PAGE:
When I first lunched at Sushi Hinata, my big brother and I sat at the sushi bar and watched Chef Ori at work.
We feasted on one of the best Japanese meal we have had in a while (outside of Japan) and was thoroughly satiated with the omakase set.
No doubt it wasn’t cheap but you get what you pay for.
In fact, a mediocre meal in one of the Japanese restaurants in the Klang Valley could possibly be priced about 20% (or less) lower than Sushi Hinata and not quite 60% of Hinata’s standards.
Frankly, for Japanese sashimi, I’m willing to fork out more if it guarantees me superb quality.
Not long after that meal, we heard Chef Ori had moved to Oribe at Vipod Residences.
We are glad to see him again after a long while, still cheerful and fastidious behind his sushi bar, sharp-eyed and meticulously ensuring that each plate served are to his exacting standards.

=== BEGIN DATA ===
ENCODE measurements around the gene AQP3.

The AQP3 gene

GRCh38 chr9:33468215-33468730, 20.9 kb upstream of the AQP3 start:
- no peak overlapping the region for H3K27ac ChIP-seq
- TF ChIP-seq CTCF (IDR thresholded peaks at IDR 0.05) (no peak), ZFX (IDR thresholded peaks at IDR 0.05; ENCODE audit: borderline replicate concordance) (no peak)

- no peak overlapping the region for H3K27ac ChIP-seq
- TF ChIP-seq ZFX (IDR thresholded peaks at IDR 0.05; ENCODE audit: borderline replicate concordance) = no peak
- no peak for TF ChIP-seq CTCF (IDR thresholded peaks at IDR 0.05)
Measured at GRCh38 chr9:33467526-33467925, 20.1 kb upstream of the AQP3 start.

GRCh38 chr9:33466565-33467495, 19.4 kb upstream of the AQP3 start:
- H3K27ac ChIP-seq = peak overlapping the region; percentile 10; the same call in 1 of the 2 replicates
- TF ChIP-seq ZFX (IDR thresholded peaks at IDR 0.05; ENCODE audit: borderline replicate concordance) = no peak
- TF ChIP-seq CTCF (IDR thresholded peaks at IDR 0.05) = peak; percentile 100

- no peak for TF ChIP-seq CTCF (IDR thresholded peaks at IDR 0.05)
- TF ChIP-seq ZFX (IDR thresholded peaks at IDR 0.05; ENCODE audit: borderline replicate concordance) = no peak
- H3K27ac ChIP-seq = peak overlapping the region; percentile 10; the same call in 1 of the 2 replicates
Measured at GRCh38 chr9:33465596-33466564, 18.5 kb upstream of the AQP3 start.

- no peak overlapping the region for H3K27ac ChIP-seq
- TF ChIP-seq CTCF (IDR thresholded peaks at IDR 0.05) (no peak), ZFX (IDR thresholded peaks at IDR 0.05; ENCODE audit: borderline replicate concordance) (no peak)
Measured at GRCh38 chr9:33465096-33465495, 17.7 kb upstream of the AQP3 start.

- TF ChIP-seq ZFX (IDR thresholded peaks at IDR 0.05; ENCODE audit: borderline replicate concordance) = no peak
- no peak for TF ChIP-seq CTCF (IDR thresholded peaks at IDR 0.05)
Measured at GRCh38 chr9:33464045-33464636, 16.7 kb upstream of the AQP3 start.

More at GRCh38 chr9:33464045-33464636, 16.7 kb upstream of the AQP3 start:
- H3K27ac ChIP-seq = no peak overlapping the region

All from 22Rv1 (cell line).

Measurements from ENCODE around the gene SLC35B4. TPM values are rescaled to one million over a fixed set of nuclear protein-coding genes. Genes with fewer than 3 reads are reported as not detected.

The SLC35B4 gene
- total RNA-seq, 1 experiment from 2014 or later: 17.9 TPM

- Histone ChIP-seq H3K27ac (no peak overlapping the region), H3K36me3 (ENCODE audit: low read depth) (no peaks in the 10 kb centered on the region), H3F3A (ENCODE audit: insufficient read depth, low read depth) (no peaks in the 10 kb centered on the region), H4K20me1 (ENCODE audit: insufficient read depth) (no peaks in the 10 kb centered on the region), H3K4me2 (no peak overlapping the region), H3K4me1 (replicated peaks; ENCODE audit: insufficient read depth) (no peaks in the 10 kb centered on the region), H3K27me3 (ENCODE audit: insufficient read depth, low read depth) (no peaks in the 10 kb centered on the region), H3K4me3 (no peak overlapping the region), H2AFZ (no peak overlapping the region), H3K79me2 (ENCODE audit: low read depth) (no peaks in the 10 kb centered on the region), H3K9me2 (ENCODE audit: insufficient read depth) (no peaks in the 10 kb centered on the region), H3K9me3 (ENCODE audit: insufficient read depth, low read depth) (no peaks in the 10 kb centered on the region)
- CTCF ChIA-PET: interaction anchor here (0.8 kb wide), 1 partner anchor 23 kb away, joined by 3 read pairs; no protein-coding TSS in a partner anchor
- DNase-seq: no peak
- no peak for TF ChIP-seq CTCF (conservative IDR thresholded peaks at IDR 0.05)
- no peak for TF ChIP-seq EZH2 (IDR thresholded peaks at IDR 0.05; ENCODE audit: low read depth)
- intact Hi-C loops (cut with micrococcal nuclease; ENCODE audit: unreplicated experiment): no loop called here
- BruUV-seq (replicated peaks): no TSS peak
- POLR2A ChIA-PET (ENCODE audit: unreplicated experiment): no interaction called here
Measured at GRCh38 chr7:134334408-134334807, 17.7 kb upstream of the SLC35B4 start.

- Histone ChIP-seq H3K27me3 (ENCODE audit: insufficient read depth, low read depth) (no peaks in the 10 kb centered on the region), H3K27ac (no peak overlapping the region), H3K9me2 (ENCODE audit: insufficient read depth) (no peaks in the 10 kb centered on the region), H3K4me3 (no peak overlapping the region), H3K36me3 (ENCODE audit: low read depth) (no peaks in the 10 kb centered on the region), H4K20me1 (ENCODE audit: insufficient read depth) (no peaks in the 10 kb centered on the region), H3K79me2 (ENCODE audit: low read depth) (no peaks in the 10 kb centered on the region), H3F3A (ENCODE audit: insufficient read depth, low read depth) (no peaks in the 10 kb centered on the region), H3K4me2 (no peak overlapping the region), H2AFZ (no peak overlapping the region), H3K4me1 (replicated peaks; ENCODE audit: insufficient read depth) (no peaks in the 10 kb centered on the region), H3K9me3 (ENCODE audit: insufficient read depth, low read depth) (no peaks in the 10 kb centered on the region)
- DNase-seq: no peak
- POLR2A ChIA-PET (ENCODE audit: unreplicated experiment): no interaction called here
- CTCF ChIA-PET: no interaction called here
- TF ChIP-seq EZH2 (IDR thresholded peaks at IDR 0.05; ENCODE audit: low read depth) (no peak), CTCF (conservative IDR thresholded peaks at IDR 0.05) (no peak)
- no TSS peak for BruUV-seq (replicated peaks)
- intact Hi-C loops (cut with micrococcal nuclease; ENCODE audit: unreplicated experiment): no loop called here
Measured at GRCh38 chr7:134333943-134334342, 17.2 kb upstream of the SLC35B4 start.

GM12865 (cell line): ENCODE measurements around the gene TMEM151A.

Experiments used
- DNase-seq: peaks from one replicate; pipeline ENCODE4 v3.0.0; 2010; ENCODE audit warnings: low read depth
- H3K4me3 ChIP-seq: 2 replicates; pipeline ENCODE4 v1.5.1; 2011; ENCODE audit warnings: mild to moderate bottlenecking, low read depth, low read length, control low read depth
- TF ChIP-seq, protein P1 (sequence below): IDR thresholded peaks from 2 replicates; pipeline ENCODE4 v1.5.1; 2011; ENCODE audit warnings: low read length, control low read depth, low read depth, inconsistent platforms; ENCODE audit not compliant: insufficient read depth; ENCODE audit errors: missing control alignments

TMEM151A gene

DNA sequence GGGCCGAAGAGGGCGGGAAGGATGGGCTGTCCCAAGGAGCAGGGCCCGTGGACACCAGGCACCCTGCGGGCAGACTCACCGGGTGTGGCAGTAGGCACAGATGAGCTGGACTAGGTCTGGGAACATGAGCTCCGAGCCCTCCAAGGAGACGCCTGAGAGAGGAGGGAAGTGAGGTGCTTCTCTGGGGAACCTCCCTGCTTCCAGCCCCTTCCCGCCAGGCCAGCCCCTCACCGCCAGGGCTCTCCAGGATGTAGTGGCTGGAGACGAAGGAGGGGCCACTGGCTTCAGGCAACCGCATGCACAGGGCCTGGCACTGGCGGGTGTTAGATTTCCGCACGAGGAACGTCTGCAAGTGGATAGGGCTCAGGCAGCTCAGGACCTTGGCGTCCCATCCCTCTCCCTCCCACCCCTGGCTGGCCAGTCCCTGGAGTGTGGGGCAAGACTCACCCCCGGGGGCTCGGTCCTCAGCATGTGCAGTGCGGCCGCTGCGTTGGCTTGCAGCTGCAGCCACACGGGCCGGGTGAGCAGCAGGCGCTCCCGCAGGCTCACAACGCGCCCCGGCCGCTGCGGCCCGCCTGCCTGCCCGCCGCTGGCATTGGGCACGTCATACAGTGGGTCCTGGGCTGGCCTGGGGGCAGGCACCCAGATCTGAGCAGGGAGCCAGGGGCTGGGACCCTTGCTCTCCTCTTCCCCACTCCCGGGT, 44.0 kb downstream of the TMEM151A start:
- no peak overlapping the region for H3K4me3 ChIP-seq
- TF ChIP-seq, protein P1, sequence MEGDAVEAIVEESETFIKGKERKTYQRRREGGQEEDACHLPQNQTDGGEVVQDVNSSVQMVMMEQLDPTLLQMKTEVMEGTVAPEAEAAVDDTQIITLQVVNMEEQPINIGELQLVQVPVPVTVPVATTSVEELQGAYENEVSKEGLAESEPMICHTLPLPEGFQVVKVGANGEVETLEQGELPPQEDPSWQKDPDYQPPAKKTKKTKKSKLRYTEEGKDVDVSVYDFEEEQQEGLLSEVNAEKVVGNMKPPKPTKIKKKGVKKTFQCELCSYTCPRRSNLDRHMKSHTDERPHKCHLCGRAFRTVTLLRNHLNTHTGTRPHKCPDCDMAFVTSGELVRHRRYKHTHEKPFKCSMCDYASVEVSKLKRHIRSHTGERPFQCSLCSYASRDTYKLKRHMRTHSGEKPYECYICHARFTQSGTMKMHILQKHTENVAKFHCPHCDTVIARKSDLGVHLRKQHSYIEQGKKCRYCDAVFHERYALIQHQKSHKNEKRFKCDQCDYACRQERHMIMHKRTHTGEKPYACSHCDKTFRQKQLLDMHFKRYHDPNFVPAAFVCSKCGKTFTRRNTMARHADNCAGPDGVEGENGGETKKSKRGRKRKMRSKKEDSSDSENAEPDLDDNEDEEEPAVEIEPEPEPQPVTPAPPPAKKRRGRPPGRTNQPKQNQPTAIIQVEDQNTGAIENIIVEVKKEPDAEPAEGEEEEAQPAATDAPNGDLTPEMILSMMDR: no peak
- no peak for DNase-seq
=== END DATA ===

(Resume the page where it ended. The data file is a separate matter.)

We didn’t manage to secure a sushi bar seat this round, but we enjoyed our meal nonetheless for the restaurant is quiet, the spacing of the tables adequately distanced, the temperature comfortable plus lighting at our corner was advantageous.
So lunch had us both chatting away, taking photos to our hearts’ content while being assisted by a ever-smiling and helpful staff.
My lunch was the Mino Set (RM180++) while his is the Omakase (RM350++).
The subsequent images below will depict both of our sets, but labeled so you would know what to expect if you are having the Mino or the Omakase.